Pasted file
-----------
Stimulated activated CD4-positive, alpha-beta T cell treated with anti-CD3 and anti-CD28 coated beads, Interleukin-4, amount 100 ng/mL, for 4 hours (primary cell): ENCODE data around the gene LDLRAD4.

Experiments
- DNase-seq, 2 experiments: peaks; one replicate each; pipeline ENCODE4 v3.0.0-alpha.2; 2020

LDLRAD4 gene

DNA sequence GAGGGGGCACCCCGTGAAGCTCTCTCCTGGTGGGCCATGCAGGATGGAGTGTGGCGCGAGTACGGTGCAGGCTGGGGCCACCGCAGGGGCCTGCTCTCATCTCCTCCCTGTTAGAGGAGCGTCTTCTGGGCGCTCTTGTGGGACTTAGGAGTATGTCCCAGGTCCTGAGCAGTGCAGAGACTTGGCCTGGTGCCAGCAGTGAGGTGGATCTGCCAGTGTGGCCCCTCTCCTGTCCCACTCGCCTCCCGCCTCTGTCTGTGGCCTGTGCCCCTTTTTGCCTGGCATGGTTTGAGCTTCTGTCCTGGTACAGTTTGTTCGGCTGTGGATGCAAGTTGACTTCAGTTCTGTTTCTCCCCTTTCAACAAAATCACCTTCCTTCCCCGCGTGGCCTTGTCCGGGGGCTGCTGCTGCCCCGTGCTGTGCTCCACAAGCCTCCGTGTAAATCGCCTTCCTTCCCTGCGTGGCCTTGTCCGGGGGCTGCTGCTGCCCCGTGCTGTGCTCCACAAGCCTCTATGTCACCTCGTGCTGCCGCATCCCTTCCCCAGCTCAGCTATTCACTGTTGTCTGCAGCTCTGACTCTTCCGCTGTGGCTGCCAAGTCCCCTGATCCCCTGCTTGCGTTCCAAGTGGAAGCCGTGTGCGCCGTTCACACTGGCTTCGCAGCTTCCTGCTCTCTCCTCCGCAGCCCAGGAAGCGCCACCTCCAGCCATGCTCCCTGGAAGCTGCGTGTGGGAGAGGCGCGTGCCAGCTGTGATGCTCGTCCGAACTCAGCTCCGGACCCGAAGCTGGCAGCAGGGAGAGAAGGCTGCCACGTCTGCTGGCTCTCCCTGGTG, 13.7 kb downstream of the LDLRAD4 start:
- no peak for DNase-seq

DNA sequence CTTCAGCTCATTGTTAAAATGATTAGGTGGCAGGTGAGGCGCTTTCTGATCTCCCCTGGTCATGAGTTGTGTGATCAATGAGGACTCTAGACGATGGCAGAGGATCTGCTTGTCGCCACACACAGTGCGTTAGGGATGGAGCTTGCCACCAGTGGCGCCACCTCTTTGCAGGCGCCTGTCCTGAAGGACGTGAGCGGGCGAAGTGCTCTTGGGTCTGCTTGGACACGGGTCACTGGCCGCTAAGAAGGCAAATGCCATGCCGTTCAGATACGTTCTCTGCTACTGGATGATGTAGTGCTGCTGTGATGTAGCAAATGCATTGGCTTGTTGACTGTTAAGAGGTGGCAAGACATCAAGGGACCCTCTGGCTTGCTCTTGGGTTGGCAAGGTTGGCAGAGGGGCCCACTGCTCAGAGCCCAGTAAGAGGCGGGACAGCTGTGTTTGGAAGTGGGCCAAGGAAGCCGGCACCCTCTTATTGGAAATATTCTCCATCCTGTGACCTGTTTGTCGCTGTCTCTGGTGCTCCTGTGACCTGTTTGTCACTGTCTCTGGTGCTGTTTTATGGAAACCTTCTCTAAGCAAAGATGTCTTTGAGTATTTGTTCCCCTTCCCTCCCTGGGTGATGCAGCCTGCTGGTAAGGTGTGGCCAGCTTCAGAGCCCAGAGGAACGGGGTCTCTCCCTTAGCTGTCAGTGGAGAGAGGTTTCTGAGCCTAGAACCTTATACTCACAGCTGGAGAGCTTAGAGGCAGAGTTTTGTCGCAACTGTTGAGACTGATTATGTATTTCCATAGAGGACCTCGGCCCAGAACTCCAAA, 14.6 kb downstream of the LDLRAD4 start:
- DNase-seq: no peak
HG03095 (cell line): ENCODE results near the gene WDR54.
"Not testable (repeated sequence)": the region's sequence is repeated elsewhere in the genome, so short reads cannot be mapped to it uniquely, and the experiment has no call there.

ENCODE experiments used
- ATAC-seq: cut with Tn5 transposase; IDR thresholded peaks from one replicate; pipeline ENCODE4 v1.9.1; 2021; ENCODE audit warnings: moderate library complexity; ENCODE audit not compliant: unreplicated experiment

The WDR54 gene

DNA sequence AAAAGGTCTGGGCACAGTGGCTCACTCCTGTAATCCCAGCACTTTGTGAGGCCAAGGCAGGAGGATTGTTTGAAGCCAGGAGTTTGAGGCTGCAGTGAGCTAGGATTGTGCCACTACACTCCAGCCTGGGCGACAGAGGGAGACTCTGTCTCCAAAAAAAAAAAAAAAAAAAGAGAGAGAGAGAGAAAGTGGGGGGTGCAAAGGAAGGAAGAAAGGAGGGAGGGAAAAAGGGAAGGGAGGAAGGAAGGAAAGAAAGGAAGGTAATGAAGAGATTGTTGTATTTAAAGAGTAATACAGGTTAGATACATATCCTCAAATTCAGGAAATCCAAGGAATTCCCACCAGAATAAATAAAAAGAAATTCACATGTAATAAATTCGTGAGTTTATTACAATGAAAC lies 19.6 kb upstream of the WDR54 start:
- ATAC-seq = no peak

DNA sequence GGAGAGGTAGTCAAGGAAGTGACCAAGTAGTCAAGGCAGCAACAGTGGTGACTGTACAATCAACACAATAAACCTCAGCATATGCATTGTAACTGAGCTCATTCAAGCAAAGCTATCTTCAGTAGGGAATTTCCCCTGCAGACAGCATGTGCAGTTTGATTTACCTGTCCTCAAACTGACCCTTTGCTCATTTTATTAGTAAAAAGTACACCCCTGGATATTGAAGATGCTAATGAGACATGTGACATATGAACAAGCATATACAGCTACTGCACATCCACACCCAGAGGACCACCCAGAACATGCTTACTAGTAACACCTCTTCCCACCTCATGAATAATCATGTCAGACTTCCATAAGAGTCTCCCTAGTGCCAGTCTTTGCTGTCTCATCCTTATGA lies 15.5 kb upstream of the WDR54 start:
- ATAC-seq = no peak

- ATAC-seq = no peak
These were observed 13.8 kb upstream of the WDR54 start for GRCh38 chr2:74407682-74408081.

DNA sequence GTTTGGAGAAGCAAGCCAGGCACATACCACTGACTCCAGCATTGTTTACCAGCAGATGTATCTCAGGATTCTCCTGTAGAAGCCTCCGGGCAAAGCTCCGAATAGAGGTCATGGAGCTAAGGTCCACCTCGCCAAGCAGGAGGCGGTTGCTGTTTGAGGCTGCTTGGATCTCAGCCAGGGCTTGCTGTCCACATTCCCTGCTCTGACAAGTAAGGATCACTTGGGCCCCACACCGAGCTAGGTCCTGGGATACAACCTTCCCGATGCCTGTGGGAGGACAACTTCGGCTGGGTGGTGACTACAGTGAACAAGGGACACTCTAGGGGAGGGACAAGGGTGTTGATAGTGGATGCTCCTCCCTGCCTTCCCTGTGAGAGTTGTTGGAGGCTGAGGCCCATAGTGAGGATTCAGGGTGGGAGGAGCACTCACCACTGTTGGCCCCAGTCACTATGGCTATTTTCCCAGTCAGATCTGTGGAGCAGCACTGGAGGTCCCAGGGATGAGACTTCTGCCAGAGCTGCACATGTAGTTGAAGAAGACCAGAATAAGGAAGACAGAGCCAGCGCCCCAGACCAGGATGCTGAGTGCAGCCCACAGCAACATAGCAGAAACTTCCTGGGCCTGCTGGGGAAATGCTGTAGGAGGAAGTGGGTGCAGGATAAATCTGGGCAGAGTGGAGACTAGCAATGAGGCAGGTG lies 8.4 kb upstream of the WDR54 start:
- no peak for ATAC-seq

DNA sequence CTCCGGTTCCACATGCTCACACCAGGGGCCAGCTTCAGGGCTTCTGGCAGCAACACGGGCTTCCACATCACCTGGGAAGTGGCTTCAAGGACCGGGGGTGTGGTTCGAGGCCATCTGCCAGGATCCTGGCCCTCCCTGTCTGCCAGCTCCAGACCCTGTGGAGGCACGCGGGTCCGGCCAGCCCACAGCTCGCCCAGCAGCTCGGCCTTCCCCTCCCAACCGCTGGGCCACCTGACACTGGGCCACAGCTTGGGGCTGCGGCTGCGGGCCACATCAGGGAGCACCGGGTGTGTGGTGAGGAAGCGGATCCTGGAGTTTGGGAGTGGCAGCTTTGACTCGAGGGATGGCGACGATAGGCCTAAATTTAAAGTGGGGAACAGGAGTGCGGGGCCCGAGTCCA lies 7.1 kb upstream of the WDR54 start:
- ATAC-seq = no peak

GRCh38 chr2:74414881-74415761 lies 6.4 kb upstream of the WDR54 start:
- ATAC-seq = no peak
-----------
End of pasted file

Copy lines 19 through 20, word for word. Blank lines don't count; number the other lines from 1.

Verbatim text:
These were observed 13.8 kb upstream of the WDR54 start for GRCh38 chr2:74407682-74408081.

DNA sequence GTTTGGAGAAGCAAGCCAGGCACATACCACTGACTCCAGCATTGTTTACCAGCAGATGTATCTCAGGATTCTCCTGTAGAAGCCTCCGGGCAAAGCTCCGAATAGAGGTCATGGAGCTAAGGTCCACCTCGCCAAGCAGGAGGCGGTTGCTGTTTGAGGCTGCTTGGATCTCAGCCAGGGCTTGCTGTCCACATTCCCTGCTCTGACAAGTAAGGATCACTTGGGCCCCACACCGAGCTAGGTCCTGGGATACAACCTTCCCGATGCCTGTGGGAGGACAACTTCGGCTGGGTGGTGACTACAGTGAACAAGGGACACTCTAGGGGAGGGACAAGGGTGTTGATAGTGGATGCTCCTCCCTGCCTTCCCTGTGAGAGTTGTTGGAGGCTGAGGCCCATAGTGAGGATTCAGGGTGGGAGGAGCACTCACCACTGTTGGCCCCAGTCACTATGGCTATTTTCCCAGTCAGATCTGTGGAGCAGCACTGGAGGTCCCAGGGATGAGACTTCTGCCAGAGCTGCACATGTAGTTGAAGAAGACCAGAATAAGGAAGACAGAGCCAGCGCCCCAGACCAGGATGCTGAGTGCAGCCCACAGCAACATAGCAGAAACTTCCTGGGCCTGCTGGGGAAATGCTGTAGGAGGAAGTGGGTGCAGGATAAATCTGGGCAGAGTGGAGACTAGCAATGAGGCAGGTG lies 8.4 kb upstream of the WDR54 start: